While walking through Whole Foods this weekend I came across a life size poster-board cutout of a well-known New Orleans chef who has had a successful cooking show and condiments/seasonings line. What caught my eye is that this posterboard chef is holding in his posterboard hand a whiteboard in which anything could be written upon it. Example: Rocky Mountain Oysters @ $6 A Dozen. Obviously not was written, but it made me wonder how does someone surrender control of his likeness/identity – his brand – so easily?
This apparition triggered other random thoughts that tend to jump through my mind like a cable remote control on amphetamines; which ultimately brought about the following question: “Why is that companies that do one thing well feel the need to branch out into other sectors that have no correlation to their core business and dilute their brand?” Are they attempting to attract new customers? Build customer loyalty? Or are they just trying to add to the bottom-line?
In an article from April 25th, Eric Newman who writes for Brandweek tells us that Starbucks is restructuring its entertainment division and shedding its Hear Music label. That a coffee purveyor even has an entertainment division is beyond me. Starbucks customers don’t go into a Starbucks for books or CDs, which are impulse buys like candy at the checkout aisle of a supermarket; they go for its coffee. It’s apparent that Starbucks has been attempting to become a lifestyle brand alah Martha Stewart while neglecting its core business. At least branching out into breakfast sandwiches and providing wi-fi internet are related to the coffee shop experience in general.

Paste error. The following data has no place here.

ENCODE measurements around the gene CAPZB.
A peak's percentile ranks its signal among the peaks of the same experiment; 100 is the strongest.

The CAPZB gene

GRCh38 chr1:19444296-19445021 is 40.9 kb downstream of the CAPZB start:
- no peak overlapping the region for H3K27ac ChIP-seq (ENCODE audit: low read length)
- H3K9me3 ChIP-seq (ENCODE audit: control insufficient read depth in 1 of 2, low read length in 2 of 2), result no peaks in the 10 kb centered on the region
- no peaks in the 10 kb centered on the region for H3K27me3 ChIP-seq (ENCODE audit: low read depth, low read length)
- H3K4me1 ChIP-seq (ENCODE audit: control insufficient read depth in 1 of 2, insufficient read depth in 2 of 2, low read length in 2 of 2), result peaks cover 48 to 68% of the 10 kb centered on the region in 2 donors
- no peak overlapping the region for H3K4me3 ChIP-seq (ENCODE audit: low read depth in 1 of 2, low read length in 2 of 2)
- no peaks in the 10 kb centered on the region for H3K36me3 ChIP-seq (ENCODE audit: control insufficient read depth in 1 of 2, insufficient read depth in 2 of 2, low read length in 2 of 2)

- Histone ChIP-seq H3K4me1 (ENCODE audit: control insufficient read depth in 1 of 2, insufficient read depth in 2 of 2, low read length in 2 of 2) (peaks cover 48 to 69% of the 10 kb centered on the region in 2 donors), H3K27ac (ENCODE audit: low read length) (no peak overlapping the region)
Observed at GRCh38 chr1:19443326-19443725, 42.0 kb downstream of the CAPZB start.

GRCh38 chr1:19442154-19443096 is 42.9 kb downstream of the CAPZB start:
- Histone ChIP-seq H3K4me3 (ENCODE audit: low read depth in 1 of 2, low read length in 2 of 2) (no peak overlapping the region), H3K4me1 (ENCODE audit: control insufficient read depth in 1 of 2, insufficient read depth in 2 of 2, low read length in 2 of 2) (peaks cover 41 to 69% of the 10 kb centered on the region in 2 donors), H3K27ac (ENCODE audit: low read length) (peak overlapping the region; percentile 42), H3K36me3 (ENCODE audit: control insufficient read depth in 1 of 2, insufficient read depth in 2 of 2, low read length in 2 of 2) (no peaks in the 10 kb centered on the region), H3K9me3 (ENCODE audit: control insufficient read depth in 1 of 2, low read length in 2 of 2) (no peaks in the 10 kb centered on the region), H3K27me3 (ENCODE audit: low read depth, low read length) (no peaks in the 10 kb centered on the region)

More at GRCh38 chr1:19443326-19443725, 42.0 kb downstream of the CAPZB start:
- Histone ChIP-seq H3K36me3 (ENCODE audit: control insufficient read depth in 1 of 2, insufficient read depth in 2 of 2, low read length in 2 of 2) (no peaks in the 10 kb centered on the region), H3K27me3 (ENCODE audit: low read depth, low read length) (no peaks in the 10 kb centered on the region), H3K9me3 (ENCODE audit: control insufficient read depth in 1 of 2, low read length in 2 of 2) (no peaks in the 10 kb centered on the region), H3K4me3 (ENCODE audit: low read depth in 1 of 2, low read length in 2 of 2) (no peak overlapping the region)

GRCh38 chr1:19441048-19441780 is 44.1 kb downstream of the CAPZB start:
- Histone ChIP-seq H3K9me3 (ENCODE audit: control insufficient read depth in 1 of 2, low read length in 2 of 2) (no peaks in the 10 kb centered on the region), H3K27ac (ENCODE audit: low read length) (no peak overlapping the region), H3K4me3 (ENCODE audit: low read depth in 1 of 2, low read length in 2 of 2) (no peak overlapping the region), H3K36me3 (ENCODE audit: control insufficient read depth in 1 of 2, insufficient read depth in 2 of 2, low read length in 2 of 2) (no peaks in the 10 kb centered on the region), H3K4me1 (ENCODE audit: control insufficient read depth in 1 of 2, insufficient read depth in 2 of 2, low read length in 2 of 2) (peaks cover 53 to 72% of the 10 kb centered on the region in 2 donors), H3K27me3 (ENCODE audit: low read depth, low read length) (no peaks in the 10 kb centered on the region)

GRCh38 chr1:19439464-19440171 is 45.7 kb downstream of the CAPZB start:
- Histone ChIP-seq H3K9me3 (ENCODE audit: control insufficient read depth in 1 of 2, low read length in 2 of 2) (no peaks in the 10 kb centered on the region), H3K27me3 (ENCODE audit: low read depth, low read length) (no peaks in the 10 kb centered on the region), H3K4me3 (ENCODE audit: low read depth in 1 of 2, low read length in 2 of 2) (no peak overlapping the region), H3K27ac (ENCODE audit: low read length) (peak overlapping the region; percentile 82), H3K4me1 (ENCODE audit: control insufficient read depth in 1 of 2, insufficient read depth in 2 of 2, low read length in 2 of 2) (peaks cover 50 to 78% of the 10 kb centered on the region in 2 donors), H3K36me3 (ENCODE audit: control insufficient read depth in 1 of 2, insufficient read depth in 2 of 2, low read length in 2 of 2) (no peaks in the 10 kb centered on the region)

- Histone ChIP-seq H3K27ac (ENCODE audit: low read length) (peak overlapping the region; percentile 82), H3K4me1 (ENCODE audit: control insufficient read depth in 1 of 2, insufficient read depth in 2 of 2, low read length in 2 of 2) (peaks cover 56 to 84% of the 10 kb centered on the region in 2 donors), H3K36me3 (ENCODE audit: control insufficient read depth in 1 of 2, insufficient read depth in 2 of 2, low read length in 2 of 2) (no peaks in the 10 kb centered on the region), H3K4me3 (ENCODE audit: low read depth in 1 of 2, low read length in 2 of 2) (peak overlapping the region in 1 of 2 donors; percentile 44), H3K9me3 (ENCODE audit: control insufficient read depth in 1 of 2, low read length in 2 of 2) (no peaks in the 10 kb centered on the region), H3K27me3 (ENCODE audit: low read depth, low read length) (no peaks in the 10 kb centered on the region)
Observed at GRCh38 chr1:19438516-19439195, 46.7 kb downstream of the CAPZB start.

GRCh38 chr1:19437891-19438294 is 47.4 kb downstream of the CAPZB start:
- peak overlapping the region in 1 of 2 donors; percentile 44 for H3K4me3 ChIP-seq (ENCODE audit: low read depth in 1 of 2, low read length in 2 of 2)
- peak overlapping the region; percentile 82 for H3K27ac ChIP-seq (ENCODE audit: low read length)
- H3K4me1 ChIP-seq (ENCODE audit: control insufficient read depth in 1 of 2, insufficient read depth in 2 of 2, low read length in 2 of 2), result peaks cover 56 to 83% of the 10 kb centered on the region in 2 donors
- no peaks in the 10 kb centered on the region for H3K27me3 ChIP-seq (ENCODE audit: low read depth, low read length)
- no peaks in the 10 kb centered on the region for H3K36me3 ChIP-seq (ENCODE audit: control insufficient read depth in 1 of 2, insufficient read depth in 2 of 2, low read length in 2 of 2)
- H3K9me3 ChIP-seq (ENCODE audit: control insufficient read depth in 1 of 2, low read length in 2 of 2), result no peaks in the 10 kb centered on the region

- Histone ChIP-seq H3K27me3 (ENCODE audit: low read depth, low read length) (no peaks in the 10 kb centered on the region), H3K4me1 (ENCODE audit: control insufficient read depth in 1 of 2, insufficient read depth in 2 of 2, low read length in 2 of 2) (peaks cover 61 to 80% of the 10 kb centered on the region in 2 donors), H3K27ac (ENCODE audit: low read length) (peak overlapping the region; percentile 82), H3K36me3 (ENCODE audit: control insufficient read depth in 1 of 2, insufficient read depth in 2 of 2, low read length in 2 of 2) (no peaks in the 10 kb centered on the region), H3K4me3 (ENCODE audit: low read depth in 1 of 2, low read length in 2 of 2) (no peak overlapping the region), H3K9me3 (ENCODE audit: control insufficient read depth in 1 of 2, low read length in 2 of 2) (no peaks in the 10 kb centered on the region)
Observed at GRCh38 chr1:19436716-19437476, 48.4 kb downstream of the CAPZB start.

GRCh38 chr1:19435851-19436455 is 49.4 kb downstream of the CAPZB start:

Keeping with the coffee theme, McDonald’s is another example of a core business strategy gone astray. McDonalds, following Starbucks and Dunkin Donuts, has decided to jump into the caffeine frenzy by promoting its own line of premium coffee drinks.
Jack Russo, an analyst with Edward Jones recently commented in Medill Reports, the journal published by Northwestern University School of Journalism and Marketing Communications, that the addition of coffee bars within McDonald’s could hamper the efficiency of the stores service and adversely influence its bottom line. Russo added further that “McDonald’s can’t afford to lose focus on its core menu; stores have to make sure they have enough space, enough training and enough personnel to continue providing food to customers fast. It might hurt their sales otherwise.”
Personally, I’m not a patron of McDonald’s, but I think ordering a premium coffee from a fast food restaurant is akin to eating at Morton’s steakhouse and ordering fish.
Business need to stay focused on their brand DNA – what makes them successful – and carefully choose what ancillary business lines, products and services to invest in which can distract them from their core business and ultimately dilute their brand’s identity.
***Chase Wegmann is Director of Business Development & Client Strategy for a advertising, branding and marketing agency in New York City***